Further Problems for Combinatorialism

Problems with Unrestricted Recombination

It is critical to combinatorialism that recombination among simples is unrestricted — any simple object can exemplify any number of simple universals. Any modal qualifications of this principle would undermine combinatorialism's modal reductionism (cf. Bradley 1989, 35–38). Thus, for the combinatorialist, all simple universals must be compatible; for any simple object o and any simple univesals P and Q, there must be a world that includes both [P,o] and [Q,o]. On a priori grounds alone, this seems implausible; why should it not turn out that some of the simple properties of the simple are simply, primitively incompatible? Likewise, for any simple binary relation R, unrestricted recombination requires that, for any distinct simple objects a and b, there is a world that includes both [R,a,b] and [R,b,a]; there can therefore be no simple, necessarily asymmetric relations. For the same reason there must be a world that includes [R,a,a] and, hence, there can be no simple, necessarily irreflexive relations. Armstrong (1997, 146–7) acknowledges that unrestricted recombination, or independence, is ultimately an empirical matter but argues that, so long as it is not empirically refuted, the doctrine is warranted by the simplicity it brings to the theory of modality.

The Prospect of Infinite Decomposition

The combinatorialist definition of a possible world appears to hinge critically on the assumption that, ultimately, there are simple facts on which all other (first-order) facts supervene. A challenging possibility for the combinatorialist is that this assumption is false. In particular, it seems conceptually possible that there are no simples at all, that every particular comprises yet simpler particular and that every universal is a conjunction of yet simpler universals. Should this be the case, then there are simply no possible worlds the sense of AW3 or AW3′.

Armstrong (1986a, ch. 5) takes up this challenge by introducing the notion of relative atoms. The idea is this: Let s be any fact, simple or not, and call its constituent objects and universals its atoms (Armstrong 1986, 69):

The totality of recombinations of these 'atoms' yields a set of possible worlds….If the atoms are genuine atoms [i.e., simples], then no more remains to be done. But if the atoms are not genuinely atomic, then this set is a mere subset of the worlds which can be formed. With one or more of the 'atoms' broken up, we can go on to an enlarged set of worlds. If the breaking-up goes on forever…, then at each point in the break-up new worlds emerge.

Clearly, however, a condition has to be placed on the initial state of affairs s. For let W be our water molecule from Figure 1 and let I be an (actual) hydronium ion, hence one with entirely distinct atomic constituents, as indicated (along with the correpsonding structural universal) in Figure 3.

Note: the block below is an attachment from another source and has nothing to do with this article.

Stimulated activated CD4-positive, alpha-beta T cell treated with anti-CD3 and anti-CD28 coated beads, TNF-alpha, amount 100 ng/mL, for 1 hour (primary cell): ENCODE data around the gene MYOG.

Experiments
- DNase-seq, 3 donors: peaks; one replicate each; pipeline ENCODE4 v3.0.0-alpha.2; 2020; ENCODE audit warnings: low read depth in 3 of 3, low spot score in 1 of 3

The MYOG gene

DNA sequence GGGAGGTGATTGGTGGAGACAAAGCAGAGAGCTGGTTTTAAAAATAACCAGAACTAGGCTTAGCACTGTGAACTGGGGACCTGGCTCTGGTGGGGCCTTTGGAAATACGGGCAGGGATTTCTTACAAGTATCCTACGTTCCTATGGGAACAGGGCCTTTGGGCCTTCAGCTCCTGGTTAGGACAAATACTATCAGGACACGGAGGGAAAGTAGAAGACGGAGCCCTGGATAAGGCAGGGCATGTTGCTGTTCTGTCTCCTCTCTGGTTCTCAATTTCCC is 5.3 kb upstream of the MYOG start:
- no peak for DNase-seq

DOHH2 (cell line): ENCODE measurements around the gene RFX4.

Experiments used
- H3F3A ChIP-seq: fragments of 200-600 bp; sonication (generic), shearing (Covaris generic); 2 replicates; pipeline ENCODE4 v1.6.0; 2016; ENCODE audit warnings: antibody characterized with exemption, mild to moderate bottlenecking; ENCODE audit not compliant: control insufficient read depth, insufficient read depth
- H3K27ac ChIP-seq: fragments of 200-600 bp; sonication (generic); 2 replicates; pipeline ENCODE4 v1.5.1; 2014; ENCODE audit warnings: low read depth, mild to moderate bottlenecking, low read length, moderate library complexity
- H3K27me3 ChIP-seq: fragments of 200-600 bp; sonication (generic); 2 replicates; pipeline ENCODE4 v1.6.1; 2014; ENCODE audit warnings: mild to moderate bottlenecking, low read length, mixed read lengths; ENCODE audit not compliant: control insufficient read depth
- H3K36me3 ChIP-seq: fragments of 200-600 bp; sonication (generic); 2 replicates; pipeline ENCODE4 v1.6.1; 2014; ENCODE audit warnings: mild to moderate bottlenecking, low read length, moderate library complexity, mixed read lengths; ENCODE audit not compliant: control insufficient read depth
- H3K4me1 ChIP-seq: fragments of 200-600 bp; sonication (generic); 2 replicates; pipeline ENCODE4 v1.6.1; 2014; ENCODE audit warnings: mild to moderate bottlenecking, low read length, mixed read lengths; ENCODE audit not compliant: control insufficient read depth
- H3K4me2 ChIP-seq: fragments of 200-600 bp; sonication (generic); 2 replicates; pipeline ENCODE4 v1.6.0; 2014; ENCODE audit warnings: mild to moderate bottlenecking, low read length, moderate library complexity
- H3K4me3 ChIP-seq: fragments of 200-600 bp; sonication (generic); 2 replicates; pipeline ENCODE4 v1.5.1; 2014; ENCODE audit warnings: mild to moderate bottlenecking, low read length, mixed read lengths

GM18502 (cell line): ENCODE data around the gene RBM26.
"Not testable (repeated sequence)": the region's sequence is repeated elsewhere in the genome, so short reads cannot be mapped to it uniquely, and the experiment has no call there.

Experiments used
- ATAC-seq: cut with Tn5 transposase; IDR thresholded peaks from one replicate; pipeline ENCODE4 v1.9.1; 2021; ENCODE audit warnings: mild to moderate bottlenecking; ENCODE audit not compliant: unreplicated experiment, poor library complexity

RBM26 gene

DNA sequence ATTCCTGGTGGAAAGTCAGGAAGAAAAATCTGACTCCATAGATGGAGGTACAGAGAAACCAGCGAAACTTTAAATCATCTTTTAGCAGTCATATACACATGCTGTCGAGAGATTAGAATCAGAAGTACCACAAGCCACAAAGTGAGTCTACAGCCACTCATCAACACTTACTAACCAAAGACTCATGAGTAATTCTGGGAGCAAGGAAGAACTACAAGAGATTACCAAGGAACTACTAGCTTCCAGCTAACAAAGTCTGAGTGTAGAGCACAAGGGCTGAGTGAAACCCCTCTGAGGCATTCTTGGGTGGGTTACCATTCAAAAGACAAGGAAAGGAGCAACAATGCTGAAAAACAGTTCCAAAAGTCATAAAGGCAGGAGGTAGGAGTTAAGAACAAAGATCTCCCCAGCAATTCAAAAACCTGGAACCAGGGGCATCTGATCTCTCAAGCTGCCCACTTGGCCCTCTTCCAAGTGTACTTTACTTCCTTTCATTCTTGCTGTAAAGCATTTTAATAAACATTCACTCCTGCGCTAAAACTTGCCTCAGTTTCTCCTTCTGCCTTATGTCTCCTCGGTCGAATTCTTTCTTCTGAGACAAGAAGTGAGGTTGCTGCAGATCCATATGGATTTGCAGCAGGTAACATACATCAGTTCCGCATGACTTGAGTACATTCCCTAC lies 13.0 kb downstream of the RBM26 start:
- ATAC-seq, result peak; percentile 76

Now, W and I, according to Armstrong, are both facts, presumably of the form [Water,s] and [Hydronium,t], respectively, and s and t are, respectively, the sums of the constituent atoms of W and I. Since both W and I exist, there is the conjunctive state of affairs [W & I]. If, however, we consider any recombination of the “atomic” universals and particulars constituting W and I — viz., Water, Hydronium, s and t — (together with its totality state of affairs T) to count as a (contracted) possible world, then we have in particular the world [[Water,t] & [Hydronium,s] & T] (hence a world where t exemplifies Water and s exemplifies Hydronium), which is clearly impossible for obvious structural reasons (notably, in reality, W consists of only two hydrogen atoms and I of three).

To avoid this problem, Armstrong places a “non-ovalapping” condition on the recombination of the relative atoms of a world. Say that universals overlap if they share a common constituent and that particulars overlap if they share a common part. Then the proposed definition of a possible world is the following

 AW3R w is a (combinatorial) possible world =def w is the conjunction of (i) a recombination of some simple fact f such that none of f's constituent objects, and none of its constituent universals, overlap and (ii) the totality state of affairs Tw for that recombination.

As simples by definition do not overlap, AW3R obviously generalizes AW3′. At the same time, because Water and Hydronium overlap — Oxygen and Hydrogen are constituents of both — [[Water,t] & [Hydronium,s] & T] does not represent a genuine possible world.

Sider (2002) points out that serious problems remain for Armstrong's idea. By AW3R, [Water,s] (together with its totality state of affairs) itself constitutes a (very sparse) possible world w. But, as Sider notes, as none of the constituents of Water exist in w, “its use in representation of a possibility has little to do with its actual nature”; similarly for the (actually) complex object s. The world w thus does not represent “much of anything, beyond that there exist[s something]…which instantiates a single universal” (ibid., 683). Sider then offers up a plausible reconstruction of Armstrong's basic idea of relative atoms that avoids this objection, but this effort leads to an array of further objections to the view.